Hi Stylmast,
Stylmast wrote: I have always wondered & never found a good response as to why some systems are connected to earth and not others.. Capacitor coupled works most of the time but direct connect causes problem as above..
... and TP-Link support are struggling with my question: (email sent with attached jpg)

"L,N & E being Line, Neutral and Earth (Protective Earth) of the mains supply input, +ve and -ve being positive and negative of the 48VDC output. Is there supposed to be a connection between the Earth of the Mains Supply Input and the -ve (negative) of the 48VDC output? "

... to say their response was not confidence inspiring would be the understatement of the year!!

"I am really sorry for that the question is out of the available service scope. we have no idea about the answer."

:shock: :o

Cheers.
Attachments
TP-Link POE LV supply 2.jpg

Stylmast
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Re: Let the smoke out....

Post by Stylmast » Sat Feb 07, 2015 12:48 am

That was a great answer from them. NOT.. More than likely the support is run by people with a limited knowledge from the tech side of things, which doesn't help. I think that there is ment to be a connection to earth as it would likely have something to do with our standards. But trying to get an answer on that would be very hard. The items with out a direct connection to earth are designed for international markets and are are more likely to also be multi voltage. Just my guess...

I think that the direct connection may cause more problems than it fixes for the more tech savy people out there like most of the people that are on here. My 2 cents..

angusgr
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Re: Let the smoke out....

Post by angusgr » Sun Feb 08, 2015 11:25 pm

Hmm yes that's not a great reply.

I've found it's pretty common for higher voltage/current AC/DC adapters to come with a 3 pin earthed AC inlet, and to have the output DC -ve "ring" earthed. For example most laptop adapters do this.

An anecdotal example, for a while in the late 2000s Apple shipped (from memory) an earthed 90W adapter and an unearthed 60W adapter for Macbook Pro and MacBook models, respectively. They looked identical at a glance. If you plugged the 60W MacBook adapter into a MacBook Pro then you could sometimes feel a tingle on the metal laptop surface due to the floating output! (Also the 60W adapter got really hot!)

I don't know if grounding such adapters is an Australian Standard requirement or just a common safety design feature.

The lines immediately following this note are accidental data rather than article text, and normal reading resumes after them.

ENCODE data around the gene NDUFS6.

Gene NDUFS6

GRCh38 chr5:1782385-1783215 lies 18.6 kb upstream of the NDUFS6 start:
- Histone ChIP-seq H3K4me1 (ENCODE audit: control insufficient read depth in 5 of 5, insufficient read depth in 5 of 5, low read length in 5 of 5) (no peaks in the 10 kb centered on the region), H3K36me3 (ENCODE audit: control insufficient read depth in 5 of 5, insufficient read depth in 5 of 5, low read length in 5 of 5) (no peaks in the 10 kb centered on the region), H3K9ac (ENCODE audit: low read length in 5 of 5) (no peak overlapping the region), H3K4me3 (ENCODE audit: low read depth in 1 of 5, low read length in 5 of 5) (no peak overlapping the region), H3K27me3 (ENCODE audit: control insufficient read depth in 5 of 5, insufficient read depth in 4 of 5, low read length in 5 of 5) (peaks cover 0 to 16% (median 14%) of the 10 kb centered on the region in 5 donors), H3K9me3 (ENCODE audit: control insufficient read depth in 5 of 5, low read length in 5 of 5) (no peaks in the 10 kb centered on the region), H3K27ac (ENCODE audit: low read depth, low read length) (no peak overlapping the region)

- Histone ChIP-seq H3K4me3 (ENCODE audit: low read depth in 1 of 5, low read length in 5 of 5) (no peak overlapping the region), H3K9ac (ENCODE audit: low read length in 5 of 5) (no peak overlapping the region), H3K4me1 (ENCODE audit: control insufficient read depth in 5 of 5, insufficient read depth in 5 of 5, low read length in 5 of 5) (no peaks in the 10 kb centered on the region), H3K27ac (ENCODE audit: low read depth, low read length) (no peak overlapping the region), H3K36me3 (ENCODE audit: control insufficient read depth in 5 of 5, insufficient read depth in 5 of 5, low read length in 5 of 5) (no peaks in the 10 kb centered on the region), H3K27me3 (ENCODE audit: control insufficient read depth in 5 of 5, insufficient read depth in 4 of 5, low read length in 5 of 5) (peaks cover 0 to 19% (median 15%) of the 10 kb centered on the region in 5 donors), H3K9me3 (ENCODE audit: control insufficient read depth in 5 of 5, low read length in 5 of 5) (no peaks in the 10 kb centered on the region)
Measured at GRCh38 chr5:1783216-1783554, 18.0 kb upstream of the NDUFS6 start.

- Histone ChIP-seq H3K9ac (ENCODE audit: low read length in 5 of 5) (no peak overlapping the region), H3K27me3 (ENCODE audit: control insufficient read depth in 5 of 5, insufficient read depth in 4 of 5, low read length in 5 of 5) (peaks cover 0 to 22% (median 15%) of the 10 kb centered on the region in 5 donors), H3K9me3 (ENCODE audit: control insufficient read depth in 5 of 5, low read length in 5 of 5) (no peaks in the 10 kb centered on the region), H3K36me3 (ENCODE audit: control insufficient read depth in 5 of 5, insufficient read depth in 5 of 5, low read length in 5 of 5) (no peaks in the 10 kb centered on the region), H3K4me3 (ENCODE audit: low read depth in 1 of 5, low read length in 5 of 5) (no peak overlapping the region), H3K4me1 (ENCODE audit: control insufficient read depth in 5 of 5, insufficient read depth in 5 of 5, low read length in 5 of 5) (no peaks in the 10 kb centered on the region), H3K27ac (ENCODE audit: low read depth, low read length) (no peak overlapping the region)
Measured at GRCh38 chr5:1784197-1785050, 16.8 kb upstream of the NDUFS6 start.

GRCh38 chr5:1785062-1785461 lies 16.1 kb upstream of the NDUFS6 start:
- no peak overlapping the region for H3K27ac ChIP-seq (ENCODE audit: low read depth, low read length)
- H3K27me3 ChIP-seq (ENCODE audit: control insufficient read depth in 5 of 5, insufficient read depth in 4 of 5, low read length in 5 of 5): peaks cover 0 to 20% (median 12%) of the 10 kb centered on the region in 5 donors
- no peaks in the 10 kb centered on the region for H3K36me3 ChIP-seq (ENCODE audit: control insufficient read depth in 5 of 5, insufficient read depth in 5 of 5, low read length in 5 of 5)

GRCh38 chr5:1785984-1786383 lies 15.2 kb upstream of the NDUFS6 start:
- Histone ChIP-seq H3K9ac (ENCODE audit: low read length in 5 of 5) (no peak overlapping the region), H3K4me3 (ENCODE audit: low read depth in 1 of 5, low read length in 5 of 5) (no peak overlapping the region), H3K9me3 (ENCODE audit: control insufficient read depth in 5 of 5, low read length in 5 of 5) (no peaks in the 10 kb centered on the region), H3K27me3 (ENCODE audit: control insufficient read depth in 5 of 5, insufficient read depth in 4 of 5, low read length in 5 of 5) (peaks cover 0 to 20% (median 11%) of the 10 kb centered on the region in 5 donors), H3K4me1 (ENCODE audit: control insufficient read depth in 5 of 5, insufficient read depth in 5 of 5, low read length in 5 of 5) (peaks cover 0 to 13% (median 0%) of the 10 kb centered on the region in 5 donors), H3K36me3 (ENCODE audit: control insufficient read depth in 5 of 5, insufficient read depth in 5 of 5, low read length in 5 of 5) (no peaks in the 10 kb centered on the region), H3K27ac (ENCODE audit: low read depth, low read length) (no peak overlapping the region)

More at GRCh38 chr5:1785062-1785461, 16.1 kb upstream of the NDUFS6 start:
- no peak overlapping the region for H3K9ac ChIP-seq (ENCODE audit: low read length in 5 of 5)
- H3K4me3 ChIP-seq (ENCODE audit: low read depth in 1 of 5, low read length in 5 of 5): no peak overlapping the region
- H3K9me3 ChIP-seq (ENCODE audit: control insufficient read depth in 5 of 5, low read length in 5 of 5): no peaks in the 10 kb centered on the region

Regardless of whether the output is grounded, it shouldn't make a large difference to the EtherTen itself. The RJ45 jack and the PoE 802.3af module are both supposed to be 1500V isolated, so no matter what is happening on the RJ45 cable the ground of the EtherTen (which is also the ground of the USB cable) should be isolated.

So I'm still at a loss to explain this. We might get some more clues when the module arrives here (no sign yet, hopefully today.)

I did find this interesting discussion on the IEEE802 mailing list about how they decided _not_ to include grounding requirements in the 802.3af standard: http://www.ieee802.org/3/power_study/em ... 00957.html


Angus

Stylmast
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Re: Let the smoke out....

Post by Stylmast » Sat Feb 14, 2015 5:43 am

I just stuffed up.. I smoked an Ether Ten. I had the dc jack supplying power to the board and wanted to fault find as to why I was getting a code error. I plugged in the serial lead buy I had the laptop charging and out came the smoke... Sh.......!!!!

This is a normal state for me as I require the board to be powered as the next step involes adding data logging to be added I don't what to keep having to reset the data every time. Is there another way to check code in real time before putting it onto the sd card or another way of doing this all together with out the sd card. ( I will be heading to a network data logging ) but
I want to try it first on an sd card. Maybe best to skip this stage. Less change of more smoke.

Is there anything that can be changed in your design to stop this form happening. This is the second board I have fried in this fashion both time by mistake. These board must require above ground power supplier to be safe.